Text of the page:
The young Welshman is something they called Wilf Cude when was in the business of guarding NHL nets in the 1930s, though sometimes it was the plucky Welshman. He was, true enough, born in Barry in Wales in 1906, not long before his family upped and moved to Winnipeg. (He died on this day in 1968, at the age of 61.) Cude played his first NHL hockey for the Philadelphia Quakers in 1930. Next he served a stint over the course of the 1931-32 season as the league’s spare goaltender, available to any team that might need his services in an emergency, which is how he ended up tending Boston’s net (for two games) and Chicago’s (a 11-3 rout by Toronto in which he replaced his childhood friend Charlie Gardiner and allowed nine goals.) Montreal signed him in 1933, but with Lorne Chabot firmly ensconced in goal, Canadiens soon loaned him to the Detroit Red Wings, where he excelled, helping to haul his team into the 1934 Stanley Cup finals against Gardiner’s Black Hawks, who prevailed in four games. Called back to Montreal for the following season, Cude played seven injury-plagued seasons there before quitting the nets in 1940. Sensational, the newspapers called Cude in Montreal, and dazzling and Gibraltar-like. In the spring of 1938, when the Red Wings and Canadiens travelled to Europe for a post-season barnstorming tour, one of the early games the teams played was at Earlscourt in London. Montreal won that one, 5-4, on ice described as sticky. Before the puck dropped, Cude was called to centre ice for a special celebration of his Welshness: a London beauty queen bestowed on him a wreath of leeks, while the crowd of 8,000 cheered.
A birthday yesterday for hockey fan and (by the Grace of God), Queen of Canada and of Her other realms and territories, Head of the Commonwealth, Defender of the Faith, Elizabeth II, who’s 92 today. She never did suit up for the Vancouver Canucks, despite what you may have been led to believe by B.C. painter Timothy Wilson Hoey. She has been attending NHL games since 1951 when, a few months before she succeeded her father on the throne, Princess Elizabeth attended her first professional hockey game in Montreal.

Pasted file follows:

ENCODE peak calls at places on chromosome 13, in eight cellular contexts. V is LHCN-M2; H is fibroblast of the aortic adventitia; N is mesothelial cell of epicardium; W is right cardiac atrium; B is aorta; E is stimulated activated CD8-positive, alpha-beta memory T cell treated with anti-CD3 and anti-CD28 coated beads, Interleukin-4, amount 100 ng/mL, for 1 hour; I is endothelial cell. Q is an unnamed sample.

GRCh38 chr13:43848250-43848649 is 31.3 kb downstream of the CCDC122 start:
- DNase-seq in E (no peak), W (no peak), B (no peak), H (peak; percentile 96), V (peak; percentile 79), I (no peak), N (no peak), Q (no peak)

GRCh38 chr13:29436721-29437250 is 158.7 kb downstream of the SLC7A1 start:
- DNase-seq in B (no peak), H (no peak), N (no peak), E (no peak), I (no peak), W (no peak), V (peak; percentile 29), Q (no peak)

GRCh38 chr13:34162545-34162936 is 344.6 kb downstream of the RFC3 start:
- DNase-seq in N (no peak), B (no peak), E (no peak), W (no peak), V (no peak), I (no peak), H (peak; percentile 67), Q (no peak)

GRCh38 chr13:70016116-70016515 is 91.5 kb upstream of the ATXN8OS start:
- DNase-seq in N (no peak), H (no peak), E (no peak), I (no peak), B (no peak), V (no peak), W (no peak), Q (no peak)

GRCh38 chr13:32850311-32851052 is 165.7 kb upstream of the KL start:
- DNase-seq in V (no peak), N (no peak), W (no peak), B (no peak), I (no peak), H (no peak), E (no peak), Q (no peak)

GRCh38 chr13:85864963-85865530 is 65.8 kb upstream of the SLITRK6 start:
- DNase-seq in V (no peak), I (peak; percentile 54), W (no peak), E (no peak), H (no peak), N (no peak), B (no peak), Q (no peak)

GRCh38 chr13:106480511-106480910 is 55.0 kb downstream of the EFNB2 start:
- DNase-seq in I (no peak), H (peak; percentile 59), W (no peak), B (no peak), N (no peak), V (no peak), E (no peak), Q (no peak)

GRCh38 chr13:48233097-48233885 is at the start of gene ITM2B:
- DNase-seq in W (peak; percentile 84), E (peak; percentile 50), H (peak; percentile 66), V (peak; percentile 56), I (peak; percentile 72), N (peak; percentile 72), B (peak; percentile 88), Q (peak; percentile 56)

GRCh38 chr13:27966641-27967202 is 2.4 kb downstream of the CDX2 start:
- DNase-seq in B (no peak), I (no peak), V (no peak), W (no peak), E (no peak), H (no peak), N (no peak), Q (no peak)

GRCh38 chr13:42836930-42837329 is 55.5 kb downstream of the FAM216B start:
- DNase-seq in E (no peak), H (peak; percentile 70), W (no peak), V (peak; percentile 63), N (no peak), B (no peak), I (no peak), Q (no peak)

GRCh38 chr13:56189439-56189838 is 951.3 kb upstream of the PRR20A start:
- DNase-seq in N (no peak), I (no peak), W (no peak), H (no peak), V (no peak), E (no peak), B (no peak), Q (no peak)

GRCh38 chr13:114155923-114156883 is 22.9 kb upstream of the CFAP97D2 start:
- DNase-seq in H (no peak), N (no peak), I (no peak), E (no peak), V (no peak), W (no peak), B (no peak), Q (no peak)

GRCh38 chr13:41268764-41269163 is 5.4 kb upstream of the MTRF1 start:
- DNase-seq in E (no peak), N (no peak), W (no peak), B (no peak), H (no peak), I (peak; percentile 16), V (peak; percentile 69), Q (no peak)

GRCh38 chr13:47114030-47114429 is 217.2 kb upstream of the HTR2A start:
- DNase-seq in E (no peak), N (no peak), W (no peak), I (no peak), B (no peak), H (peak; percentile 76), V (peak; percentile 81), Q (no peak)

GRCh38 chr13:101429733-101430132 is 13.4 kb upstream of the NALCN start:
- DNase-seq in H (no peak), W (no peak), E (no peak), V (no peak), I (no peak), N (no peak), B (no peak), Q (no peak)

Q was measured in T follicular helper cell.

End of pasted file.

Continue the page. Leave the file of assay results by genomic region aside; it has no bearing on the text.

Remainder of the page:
What else was she going to do on an autumn’s tour of Canada? She and her husband Prince Philip did see a game in Toronto’s Maple Leaf Gardens that October before they got to the Forum, but it wasn’t a real one. The royals didn’t have time in their schedule to attend Toronto’s Saturday-night season-opener, so Leafs and the visiting Chicago Black Hawks accommodated them by playing a half-hour exhibition game that afternoon. Fourteen thousand non-royal fans packed into the Gardens for the three o’clock show. The Leafs had Ted Kennedy, Sid Smith, Max Bentley, and Tod Sloan in the line-up, while Chicago featured Bill Mosienko and Gus Bodnar, but neither team was able to show their majesties what a goal looked like on the afternoon. For those, the commoners would have to return for the evening’s encounter, Chicago beat the Leafs 3-1.
Two weeks later, the regal visitors did see Canadiens’ Floyd Curry score a hattrick in a 6-1 Montreal win over the New York Rangers.
I’m pretty sure that Maple Leaf Gardens still had a portrait hanging of King George VI. Once Princess Elizabeth was proclaimed queen throughout her realms, she would eventually ascend (via painted portraits) the walls of several hockey rinks across Canada. The Queen oversaw the Gardens ice in the 1950s and on through the 1960s, until Harold Ballard had her removed in the early 1970s in favour of more seating. I’d like to know what became of that portrait, but don’t. “If people want to see pictures of the Queen,” Ballard is supposed to have said, “they can go to an art gallery.”
In Winnipeg, where the Jets are thriving unseen by the Queen’s likeness, the old Arena knew Her Majesty in several distinctive versions. The first was in place when the rink opened in the fall of 1955. I’ve only seen that one depicted at a distance, and I can’t say who commissioned it or what the painter’s name was. This original Winnipeg Arena monarch was, let’s be honest, a somewhat distracted one, gazing away up into the stands to see what the ruckus might be rather than watching the action on the ice — as is, of course, her royal right. That’s her, here below, in September of 1972, when she was not really paying attention to the third game of the Summit Series — a good one, by most accounts, wherein Canada and the Soviet Union tied 4-4.
This first Queen departed the Arena in 1976, as far as I can tell, when Manitoba’s lieutenant-governor, Jack McKeag, decided it was time to update the regal look. Twenty-one years had passed, after all, since the portrait of a 29-year-old queen as a preoccupied spectator had taken its place, and she was 50 now. McKeag paid for the new commission, which went to a company called Claude Neon. The painter tasked to do the job was a commercial artist on staff, 49-year-old Gilbert — Gib — Burch. When he died in 2006, a family remembrance mentioned his hometown, St. James, Manitoba, and his gentle spirit. “He started out as a coffee grinder,” it said, “but wanted to be an artist.”
Burch did his best with Her Majesty. Later, after this new 4.2-by-4.2-metre portrait went up on the Arena’s north wall, he confessed that it wasn’t very good. It wasn’t entirely his fault, though. He complained that he hadn’t been given a proper photograph from which to work.